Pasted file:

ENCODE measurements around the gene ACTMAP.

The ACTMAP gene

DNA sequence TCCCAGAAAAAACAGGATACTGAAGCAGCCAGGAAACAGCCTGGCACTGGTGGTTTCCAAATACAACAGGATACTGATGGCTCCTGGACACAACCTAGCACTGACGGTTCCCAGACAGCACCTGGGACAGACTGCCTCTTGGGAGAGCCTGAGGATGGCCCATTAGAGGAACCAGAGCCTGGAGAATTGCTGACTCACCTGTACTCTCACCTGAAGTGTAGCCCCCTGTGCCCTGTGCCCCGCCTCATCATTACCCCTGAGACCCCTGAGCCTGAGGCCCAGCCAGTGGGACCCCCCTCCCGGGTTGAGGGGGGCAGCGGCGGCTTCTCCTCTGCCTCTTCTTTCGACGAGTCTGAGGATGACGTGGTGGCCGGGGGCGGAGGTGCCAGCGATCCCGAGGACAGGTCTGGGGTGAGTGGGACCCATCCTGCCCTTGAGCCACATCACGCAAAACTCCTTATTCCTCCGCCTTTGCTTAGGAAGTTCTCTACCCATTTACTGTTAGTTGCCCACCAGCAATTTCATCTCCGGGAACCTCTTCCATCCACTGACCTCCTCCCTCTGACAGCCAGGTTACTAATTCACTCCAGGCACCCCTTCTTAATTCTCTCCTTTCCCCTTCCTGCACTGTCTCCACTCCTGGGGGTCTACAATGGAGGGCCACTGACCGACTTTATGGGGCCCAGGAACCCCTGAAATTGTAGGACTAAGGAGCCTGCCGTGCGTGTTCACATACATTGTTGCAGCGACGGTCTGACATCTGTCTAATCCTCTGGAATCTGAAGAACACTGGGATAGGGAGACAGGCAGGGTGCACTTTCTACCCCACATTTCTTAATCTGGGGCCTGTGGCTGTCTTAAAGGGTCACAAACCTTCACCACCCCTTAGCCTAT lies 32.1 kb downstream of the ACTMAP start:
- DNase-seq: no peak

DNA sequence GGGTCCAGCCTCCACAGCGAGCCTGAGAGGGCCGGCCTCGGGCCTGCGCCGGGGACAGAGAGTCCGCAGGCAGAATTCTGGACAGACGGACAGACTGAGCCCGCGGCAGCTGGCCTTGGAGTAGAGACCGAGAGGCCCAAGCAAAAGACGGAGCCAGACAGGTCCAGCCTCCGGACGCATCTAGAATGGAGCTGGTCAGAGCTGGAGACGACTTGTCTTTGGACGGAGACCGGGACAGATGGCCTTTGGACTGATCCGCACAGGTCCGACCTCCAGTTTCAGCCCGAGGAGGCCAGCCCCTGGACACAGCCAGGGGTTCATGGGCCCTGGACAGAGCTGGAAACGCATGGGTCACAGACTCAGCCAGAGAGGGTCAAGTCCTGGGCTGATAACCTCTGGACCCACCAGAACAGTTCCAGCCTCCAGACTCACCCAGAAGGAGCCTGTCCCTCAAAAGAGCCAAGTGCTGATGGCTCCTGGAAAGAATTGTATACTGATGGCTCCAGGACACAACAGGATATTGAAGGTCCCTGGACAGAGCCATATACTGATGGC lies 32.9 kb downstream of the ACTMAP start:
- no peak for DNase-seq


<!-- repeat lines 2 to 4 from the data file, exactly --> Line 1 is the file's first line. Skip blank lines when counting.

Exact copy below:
The ACTMAP gene

DNA sequence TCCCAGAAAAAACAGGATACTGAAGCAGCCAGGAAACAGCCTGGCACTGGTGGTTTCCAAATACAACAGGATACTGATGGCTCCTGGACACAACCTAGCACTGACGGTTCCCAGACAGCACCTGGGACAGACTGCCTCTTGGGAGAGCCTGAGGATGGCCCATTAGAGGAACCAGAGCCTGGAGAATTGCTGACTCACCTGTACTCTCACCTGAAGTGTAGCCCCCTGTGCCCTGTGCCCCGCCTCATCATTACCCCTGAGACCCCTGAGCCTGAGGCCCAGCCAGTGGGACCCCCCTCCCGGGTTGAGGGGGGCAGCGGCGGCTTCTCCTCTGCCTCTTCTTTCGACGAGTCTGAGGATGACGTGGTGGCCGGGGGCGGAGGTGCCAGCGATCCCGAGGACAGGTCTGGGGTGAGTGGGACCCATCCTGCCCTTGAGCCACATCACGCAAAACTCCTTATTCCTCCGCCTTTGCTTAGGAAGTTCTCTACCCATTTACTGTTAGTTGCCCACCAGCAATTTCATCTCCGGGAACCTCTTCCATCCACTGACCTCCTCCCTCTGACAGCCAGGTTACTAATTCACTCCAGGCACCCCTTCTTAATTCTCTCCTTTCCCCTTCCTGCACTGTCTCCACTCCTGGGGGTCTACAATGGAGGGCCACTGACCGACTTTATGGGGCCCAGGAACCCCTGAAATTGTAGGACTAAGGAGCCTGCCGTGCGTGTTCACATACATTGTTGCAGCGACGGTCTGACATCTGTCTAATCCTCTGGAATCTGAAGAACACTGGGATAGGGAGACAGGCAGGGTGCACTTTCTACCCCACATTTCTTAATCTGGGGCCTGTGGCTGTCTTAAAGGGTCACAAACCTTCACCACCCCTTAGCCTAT lies 32.1 kb downstream of the ACTMAP start:
- DNase-seq: no peak